A New Architecture for Climate Finance Must Encourage Private Sector Investment

Give a man a fish, and he eats for a day. Teach a man to fish, and he eats for the rest of his life.” In relation to climate financing, the Green Climate Fund (GCF) and Developed Country Parties, do both, and neither particularly well.  The recent IPCC 1.5 report has taken away all room for delay: the GCF cannot waste its valuable funding on unaccountable, inefficient disbursements. We need a financial architecture that will let us move much faster than we are.

This COP has highlighted Developing Country Parties’ concerns that they won’t have the capital to meet the requirements of the Paris Agreement. More specifically, that they won’t have the fOptimized-Plants and coinsunds to help pay for losses and damage expected from climate change and that they cannot afford to build the necessary infrastructure, such as renewable energy sources and other low-carbon technologies, that the IPCC 1.5 report warns are necessary.

The GCF relies on Developed Country Parties’ pledges to provide that funding. However, these Parties are hesitant to invest and bear the risk for the costs of climate change. Additionally, they are hesitant to grant funding to countries that are technically “developing,” yet have emerged as economic powerhouses.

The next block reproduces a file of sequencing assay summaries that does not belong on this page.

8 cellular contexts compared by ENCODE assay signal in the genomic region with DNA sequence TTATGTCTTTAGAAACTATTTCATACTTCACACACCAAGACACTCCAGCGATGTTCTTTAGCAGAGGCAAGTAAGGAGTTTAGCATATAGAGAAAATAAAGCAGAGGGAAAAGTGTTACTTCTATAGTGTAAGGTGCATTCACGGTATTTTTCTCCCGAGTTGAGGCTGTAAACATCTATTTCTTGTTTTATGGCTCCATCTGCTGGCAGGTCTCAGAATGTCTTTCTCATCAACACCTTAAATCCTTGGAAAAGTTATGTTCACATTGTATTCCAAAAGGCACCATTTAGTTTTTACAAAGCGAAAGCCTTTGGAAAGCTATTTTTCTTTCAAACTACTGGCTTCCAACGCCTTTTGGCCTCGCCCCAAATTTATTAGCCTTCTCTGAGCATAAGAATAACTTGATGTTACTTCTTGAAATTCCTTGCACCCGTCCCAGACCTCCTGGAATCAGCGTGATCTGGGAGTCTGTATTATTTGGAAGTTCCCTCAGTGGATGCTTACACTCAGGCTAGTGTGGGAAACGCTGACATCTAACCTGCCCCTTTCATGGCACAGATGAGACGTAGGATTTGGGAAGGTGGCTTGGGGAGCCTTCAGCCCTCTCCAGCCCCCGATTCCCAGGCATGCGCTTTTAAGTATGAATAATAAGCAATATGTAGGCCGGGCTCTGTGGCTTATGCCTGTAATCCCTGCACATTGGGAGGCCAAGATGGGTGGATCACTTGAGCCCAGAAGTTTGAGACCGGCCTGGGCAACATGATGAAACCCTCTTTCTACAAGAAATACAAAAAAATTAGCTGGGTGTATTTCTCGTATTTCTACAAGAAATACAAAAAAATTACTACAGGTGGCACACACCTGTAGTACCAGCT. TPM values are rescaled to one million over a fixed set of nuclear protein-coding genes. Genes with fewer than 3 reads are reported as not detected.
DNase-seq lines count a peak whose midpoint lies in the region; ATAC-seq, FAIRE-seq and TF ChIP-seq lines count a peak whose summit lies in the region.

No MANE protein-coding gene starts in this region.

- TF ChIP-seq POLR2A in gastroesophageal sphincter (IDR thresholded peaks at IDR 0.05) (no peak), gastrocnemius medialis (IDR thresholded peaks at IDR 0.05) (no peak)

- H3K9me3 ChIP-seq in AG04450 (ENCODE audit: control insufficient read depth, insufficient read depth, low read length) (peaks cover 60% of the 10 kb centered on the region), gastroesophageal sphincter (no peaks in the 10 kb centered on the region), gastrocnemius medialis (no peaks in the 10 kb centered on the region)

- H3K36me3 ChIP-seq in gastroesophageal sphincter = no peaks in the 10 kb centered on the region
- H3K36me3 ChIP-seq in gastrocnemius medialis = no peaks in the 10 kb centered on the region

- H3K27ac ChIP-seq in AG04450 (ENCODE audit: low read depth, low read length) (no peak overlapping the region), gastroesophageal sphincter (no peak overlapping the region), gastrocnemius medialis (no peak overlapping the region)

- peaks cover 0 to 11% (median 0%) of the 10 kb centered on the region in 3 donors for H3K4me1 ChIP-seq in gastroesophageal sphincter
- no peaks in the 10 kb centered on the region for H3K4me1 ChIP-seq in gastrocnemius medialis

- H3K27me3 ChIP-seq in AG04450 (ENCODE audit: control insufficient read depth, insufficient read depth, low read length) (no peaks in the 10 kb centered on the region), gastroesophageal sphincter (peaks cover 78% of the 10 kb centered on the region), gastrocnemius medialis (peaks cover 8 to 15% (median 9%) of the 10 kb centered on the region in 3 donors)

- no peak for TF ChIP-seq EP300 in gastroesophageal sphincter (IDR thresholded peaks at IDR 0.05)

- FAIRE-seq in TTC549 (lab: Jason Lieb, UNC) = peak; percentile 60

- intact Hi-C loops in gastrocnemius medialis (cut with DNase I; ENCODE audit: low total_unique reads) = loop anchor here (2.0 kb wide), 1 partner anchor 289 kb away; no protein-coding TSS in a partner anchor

This hesitation is exacerbated by irresponsible use of funds by the GCF. Experts argue that the use of climate grants, which make up 47% of the GCF’s activities to date, rather than direct investment, are a misallocation of public funds. They can actually harm markets by pushing out small-scale private actors, often going to those who could afford it anyway. Instead, GCF capital should be blended with government money in order to attract private investors and encourage market growth.Flood_Affected_Areas_of_Amreli_District_Gujarat_India_on_24_June_2015_2-768x512

Private investors are hesitant to invest in the face of unfamiliar risk. This includes vulnerabilities to extreme weather, droughts, and rising sea levels for coastal economies, but also inaction by governments that will exacerbate these effects. However, private investors are often moving into these markets anyway, which are slowly becoming more viable as investment options. To encourage this, public funds from the GCF and governments should be used to leverage investment from private actors. Instead of being given freely, by themselves, in the form of grant disbursements, proponents argue that they should only be committed in cases where they can encourage private investment at 10x or higher.

Many Developing Countries, LDCs, and SIDS require foreign aid to kick-start these markets. Private investment must be encouraged as part of that funding. There is simply not enough public funding to tackle the problem alone.

Voluntary Cooperation (ITMOs) the Unknown Monster